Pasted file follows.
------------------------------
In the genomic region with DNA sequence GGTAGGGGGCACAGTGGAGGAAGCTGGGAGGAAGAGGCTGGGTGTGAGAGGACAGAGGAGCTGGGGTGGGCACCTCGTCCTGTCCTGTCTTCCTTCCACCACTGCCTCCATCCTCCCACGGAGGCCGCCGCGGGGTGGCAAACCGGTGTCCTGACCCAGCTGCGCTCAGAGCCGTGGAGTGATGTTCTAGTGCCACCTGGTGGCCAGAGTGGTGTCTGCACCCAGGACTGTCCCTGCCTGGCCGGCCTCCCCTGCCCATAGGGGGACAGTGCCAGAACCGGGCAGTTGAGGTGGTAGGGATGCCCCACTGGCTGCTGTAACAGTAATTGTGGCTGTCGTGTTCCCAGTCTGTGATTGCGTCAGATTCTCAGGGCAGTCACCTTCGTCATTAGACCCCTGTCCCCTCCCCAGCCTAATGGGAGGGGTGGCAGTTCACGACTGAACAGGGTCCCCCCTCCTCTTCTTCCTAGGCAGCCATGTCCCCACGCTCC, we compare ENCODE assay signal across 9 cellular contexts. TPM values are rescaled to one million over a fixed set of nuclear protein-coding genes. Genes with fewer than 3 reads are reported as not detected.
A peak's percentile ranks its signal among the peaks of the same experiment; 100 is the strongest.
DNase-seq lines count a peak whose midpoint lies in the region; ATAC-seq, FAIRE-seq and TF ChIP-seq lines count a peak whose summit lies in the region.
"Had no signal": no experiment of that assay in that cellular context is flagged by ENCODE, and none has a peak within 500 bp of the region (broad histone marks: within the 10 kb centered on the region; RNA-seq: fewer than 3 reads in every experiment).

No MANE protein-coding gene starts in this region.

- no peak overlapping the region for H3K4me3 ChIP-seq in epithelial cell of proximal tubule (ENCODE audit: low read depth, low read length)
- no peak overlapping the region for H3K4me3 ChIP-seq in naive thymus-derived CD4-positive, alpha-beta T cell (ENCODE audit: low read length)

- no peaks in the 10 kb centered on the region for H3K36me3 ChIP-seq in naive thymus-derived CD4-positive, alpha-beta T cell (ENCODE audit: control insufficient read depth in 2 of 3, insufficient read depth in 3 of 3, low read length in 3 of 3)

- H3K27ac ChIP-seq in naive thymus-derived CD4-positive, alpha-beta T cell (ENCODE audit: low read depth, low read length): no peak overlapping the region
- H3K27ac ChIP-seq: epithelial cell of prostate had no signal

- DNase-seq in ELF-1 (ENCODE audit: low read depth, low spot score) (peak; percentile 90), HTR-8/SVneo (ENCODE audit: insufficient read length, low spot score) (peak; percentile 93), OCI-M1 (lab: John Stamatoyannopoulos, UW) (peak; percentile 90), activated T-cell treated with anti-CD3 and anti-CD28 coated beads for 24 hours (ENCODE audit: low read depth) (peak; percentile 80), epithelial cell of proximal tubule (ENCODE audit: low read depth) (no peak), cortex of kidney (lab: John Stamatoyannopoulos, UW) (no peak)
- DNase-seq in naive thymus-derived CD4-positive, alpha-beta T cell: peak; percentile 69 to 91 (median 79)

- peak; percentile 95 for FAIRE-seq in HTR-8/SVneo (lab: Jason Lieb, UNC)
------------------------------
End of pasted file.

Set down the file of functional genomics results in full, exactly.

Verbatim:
In the genomic region with DNA sequence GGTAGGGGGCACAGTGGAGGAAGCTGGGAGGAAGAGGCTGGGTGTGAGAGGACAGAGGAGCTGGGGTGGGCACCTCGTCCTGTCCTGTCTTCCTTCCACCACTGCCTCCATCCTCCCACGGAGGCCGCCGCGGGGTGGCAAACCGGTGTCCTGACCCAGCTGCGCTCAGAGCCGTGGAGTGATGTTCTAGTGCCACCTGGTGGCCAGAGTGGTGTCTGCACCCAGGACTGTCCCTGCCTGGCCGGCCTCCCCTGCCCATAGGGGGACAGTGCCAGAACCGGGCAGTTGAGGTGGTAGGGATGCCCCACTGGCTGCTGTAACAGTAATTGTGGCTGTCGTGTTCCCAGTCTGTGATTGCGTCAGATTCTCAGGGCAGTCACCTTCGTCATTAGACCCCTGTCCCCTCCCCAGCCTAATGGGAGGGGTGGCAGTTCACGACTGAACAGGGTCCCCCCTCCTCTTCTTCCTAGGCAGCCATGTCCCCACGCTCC, we compare ENCODE assay signal across 9 cellular contexts. TPM values are rescaled to one million over a fixed set of nuclear protein-coding genes. Genes with fewer than 3 reads are reported as not detected.
A peak's percentile ranks its signal among the peaks of the same experiment; 100 is the strongest.
DNase-seq lines count a peak whose midpoint lies in the region; ATAC-seq, FAIRE-seq and TF ChIP-seq lines count a peak whose summit lies in the region.
"Had no signal": no experiment of that assay in that cellular context is flagged by ENCODE, and none has a peak within 500 bp of the region (broad histone marks: within the 10 kb centered on the region; RNA-seq: fewer than 3 reads in every experiment).

No MANE protein-coding gene starts in this region.

- no peak overlapping the region for H3K4me3 ChIP-seq in epithelial cell of proximal tubule (ENCODE audit: low read depth, low read length)
- no peak overlapping the region for H3K4me3 ChIP-seq in naive thymus-derived CD4-positive, alpha-beta T cell (ENCODE audit: low read length)

- no peaks in the 10 kb centered on the region for H3K36me3 ChIP-seq in naive thymus-derived CD4-positive, alpha-beta T cell (ENCODE audit: control insufficient read depth in 2 of 3, insufficient read depth in 3 of 3, low read length in 3 of 3)

- H3K27ac ChIP-seq in naive thymus-derived CD4-positive, alpha-beta T cell (ENCODE audit: low read depth, low read length): no peak overlapping the region
- H3K27ac ChIP-seq: epithelial cell of prostate had no signal

- DNase-seq in ELF-1 (ENCODE audit: low read depth, low spot score) (peak; percentile 90), HTR-8/SVneo (ENCODE audit: insufficient read length, low spot score) (peak; percentile 93), OCI-M1 (lab: John Stamatoyannopoulos, UW) (peak; percentile 90), activated T-cell treated with anti-CD3 and anti-CD28 coated beads for 24 hours (ENCODE audit: low read depth) (peak; percentile 80), epithelial cell of proximal tubule (ENCODE audit: low read depth) (no peak), cortex of kidney (lab: John Stamatoyannopoulos, UW) (no peak)
- DNase-seq in naive thymus-derived CD4-positive, alpha-beta T cell: peak; percentile 69 to 91 (median 79)

- peak; percentile 95 for FAIRE-seq in HTR-8/SVneo (lab: Jason Lieb, UNC)